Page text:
The Grassi Box is a MIDI-to-relay piece of hardware (built by Dan Wilson of Circitfied) based on an Arduino teensy and some accompanying software tools built in Max. The idea is to be able to control a variety of my ciat-lonbarde instruments from a computer.
Firstly, it looks and sounds like this:
The two initial methods of control I’ve build are ‘random patch from attack detection’ (as seen in the video above), and an analysis-based re-synthesis similar to my C-C-Combine Max patch (as seen in the video below), but using hardware synthesis/sounds instead of a body(corpus) of samples. I’ve decided on building these two methods of control, as well as an assortment of other software tools into a set of abstractions so that I can easily build more complex patches for the system without needing to code much from the ground up. These include a DMX control module (as seen in both videos), and other low level data handling components.
The reason I went with a Teensy instead of a regular Arduino was for it’s built in MIDI over USB functionality. You can do this with a regular Arduino, but you have to reflash the input chip each time you want to alter the code. The Teensy allows you to switch to USB MIDI and still program the Teensy.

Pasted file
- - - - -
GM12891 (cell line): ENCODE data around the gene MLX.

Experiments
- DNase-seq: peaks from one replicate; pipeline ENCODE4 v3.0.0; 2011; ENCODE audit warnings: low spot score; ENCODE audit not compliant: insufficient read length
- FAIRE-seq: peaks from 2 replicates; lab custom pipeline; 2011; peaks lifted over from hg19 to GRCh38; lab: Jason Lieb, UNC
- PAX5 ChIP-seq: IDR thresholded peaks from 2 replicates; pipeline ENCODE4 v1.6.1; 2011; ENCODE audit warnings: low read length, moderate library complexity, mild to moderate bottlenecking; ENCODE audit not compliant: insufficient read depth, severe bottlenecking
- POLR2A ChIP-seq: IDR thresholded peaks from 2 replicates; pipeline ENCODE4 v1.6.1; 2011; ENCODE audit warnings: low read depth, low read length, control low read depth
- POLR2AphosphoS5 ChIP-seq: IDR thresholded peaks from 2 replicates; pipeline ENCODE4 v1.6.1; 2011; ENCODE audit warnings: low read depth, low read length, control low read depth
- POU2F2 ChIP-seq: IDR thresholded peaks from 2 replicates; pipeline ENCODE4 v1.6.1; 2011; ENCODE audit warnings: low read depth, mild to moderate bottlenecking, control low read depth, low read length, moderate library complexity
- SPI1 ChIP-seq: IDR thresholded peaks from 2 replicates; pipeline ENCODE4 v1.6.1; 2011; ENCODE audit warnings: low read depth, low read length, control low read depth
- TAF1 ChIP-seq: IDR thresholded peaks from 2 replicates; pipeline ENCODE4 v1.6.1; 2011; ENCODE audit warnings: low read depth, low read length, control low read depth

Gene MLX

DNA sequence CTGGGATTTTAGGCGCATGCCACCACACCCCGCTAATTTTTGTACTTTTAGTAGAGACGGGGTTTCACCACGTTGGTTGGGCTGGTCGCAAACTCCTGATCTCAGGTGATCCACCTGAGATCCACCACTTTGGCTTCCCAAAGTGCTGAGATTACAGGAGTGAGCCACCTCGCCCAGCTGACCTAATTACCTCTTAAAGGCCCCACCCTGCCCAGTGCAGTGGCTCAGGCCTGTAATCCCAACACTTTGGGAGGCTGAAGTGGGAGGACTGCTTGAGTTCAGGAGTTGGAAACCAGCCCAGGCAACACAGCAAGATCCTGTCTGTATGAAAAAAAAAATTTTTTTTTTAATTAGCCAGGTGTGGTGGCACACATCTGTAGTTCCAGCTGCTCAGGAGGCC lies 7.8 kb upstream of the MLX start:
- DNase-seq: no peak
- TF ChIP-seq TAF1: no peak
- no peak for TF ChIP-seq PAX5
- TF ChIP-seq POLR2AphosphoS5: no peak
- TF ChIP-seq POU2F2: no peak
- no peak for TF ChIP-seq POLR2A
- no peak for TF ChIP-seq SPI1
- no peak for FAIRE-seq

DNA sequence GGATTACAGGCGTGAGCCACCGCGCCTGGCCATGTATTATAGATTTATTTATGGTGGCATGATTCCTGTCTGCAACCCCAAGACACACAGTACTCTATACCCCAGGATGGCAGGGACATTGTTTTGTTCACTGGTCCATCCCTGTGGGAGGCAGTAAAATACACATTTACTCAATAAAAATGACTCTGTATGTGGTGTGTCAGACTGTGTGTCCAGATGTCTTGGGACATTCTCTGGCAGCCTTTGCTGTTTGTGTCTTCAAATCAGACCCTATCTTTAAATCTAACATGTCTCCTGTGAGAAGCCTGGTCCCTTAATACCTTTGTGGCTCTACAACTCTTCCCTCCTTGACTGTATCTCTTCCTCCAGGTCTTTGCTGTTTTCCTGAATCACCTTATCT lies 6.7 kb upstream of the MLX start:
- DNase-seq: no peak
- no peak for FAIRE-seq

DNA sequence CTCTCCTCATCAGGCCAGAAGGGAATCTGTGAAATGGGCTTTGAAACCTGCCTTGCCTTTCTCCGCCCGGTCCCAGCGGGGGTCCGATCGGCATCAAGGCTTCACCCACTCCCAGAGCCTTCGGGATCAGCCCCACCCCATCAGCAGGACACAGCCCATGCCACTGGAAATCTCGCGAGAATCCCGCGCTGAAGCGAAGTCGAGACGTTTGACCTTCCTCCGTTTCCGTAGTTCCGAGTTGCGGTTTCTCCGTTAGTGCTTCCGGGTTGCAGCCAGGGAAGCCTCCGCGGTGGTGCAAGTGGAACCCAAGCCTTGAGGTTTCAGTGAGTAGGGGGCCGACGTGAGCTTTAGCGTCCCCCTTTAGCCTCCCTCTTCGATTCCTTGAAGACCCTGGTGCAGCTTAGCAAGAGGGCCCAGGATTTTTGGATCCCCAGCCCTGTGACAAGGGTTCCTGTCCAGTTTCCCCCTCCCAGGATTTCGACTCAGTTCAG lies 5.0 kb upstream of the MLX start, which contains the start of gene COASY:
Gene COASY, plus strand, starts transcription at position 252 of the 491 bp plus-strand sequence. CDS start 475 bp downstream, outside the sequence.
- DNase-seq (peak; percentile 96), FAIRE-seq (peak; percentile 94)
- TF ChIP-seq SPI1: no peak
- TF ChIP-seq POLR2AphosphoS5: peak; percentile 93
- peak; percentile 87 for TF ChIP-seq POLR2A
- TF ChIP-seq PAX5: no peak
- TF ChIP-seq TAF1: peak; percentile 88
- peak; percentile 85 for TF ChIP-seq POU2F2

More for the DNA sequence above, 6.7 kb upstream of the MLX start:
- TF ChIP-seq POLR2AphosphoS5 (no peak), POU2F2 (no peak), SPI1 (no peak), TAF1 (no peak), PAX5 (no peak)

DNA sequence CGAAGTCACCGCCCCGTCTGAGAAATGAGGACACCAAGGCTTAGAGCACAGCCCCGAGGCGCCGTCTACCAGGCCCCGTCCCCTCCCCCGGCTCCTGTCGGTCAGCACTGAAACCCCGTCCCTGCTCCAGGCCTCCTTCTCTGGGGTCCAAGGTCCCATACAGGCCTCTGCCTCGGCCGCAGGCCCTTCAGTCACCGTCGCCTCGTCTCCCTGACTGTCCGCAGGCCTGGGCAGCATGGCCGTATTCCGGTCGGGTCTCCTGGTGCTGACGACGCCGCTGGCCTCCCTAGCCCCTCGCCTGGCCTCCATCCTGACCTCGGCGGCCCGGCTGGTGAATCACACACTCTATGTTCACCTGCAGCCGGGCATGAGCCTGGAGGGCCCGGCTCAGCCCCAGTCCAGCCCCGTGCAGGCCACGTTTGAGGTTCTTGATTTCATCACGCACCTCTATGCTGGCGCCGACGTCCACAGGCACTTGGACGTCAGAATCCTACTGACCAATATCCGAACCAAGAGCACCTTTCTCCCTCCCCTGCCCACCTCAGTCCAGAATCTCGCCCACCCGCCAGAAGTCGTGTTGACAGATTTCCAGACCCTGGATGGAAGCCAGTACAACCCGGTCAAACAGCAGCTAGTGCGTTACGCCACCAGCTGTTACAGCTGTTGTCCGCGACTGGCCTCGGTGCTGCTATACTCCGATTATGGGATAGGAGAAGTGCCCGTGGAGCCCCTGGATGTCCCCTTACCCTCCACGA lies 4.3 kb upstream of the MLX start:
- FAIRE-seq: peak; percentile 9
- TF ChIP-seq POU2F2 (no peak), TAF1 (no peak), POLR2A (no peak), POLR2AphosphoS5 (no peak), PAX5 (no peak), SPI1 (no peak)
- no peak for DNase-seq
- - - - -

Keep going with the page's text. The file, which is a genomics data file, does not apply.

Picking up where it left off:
The hardware around the Teensy, as built by Circitfied, takes the voltage from the Teensy digital pins and uses that to control transistors, which in turn turn on relays. There are 16 total of these transistor/relay pairs. There are some additional features in the box including audio jacks for easy relay-based gating, passive filters, and exposed pins for using the NO (normally open) and NC (normally closed) pins of the relays.
The analysis-based resynthesis works by, first, setting up a series of connections between the Grassi Box and the source instruments. Then determining how many total and simultaneous combinations you want possible (16 total, with 5 simultaneous, in the above video). Then the patch is run, which analyzes every possible combination/permutation for audio descriptions (loudness, pitch, spectral centroid, and roughness). It took about 15minutes to analyze the 6884 combinations/permutations needed for the video using a 100ms analysis window. Once the combinations/permutations are analyzed, a different audio input is fed into the matching engine (in this case, prepared/bowed guitar). This analyzes the incoming audio (in real-time), and finds the nearest combination, given certain descriptor weights, and reconnects that patch. So essentially it’s creating dynamic hardware repatching based on the incoming audio.